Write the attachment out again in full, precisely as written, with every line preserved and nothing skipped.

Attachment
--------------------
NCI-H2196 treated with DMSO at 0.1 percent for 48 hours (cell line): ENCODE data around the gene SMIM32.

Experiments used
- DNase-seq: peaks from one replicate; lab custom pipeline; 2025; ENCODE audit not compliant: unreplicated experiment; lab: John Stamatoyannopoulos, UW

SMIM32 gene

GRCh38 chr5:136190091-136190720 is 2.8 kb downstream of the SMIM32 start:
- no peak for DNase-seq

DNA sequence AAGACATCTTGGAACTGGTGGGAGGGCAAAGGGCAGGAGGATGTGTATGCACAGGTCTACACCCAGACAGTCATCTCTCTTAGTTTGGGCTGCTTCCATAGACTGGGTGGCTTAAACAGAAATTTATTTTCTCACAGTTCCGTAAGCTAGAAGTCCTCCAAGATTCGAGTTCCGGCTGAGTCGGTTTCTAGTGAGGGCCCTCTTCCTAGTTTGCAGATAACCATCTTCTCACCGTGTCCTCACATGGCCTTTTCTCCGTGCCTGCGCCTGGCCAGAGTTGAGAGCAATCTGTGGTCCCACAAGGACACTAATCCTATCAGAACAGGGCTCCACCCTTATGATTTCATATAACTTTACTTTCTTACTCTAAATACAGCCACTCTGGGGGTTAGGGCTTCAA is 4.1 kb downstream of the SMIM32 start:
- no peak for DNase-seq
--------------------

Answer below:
NCI-H2196 treated with DMSO at 0.1 percent for 48 hours (cell line): ENCODE data around the gene SMIM32.

Experiments used
- DNase-seq: peaks from one replicate; lab custom pipeline; 2025; ENCODE audit not compliant: unreplicated experiment; lab: John Stamatoyannopoulos, UW

SMIM32 gene

GRCh38 chr5:136190091-136190720 is 2.8 kb downstream of the SMIM32 start:
- no peak for DNase-seq

DNA sequence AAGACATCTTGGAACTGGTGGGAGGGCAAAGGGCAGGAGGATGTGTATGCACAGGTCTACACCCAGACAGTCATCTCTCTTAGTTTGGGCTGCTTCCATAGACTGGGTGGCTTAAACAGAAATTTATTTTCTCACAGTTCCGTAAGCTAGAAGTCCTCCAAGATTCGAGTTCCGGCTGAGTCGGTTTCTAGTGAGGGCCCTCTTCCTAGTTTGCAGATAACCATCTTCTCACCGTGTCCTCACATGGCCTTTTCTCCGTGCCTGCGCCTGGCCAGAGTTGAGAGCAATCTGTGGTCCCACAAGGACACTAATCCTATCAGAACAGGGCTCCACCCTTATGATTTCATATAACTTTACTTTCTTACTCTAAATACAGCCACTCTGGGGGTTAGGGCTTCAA is 4.1 kb downstream of the SMIM32 start:
- no peak for DNase-seq